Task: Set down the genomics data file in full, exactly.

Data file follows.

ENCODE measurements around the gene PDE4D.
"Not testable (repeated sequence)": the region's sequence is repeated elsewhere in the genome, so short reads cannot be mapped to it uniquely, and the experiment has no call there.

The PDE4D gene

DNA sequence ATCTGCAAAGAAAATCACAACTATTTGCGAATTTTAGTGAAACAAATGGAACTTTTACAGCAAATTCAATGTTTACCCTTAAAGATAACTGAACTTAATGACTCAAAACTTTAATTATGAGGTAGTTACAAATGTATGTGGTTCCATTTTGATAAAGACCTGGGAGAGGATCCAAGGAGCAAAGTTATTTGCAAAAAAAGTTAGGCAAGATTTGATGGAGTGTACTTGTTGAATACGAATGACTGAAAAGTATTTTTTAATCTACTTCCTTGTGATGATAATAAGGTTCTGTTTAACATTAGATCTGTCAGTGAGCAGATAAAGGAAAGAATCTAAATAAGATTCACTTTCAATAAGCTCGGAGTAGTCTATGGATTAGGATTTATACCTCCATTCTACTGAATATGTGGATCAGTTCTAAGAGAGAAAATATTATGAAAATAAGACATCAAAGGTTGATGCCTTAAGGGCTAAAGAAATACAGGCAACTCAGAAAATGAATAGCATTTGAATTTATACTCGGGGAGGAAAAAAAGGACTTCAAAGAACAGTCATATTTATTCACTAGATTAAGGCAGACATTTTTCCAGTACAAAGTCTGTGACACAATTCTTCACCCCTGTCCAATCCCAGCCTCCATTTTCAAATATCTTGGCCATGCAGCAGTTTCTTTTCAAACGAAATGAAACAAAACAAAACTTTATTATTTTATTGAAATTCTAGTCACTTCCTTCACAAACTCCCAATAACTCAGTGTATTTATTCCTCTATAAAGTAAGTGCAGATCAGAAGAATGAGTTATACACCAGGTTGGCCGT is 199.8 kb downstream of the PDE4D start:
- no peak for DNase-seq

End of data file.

ENCODE measurements around the gene PDE4D.
"Not testable (repeated sequence)": the region's sequence is repeated elsewhere in the genome, so short reads cannot be mapped to it uniquely, and the experiment has no call there.

The PDE4D gene

DNA sequence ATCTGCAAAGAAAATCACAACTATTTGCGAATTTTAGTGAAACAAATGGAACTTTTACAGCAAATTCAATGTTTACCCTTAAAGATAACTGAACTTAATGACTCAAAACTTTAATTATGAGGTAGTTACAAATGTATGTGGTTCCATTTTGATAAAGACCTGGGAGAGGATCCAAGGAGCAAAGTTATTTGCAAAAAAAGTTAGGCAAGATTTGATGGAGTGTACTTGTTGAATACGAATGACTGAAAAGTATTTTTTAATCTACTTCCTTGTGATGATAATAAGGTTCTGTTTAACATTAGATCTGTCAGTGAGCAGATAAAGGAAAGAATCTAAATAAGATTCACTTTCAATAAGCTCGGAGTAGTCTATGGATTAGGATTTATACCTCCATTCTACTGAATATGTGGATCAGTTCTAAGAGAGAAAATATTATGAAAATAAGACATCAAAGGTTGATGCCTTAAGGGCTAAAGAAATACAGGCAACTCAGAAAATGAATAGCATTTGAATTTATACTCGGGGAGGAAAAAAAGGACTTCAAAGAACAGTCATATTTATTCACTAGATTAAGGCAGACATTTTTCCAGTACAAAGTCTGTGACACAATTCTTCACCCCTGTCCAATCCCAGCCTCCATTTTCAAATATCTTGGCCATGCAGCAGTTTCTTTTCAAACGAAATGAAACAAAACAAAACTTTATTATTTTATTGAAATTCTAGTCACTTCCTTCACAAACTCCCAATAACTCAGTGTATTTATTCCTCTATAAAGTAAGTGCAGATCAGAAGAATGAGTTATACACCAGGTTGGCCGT is 199.8 kb downstream of the PDE4D start:
- no peak for DNase-seq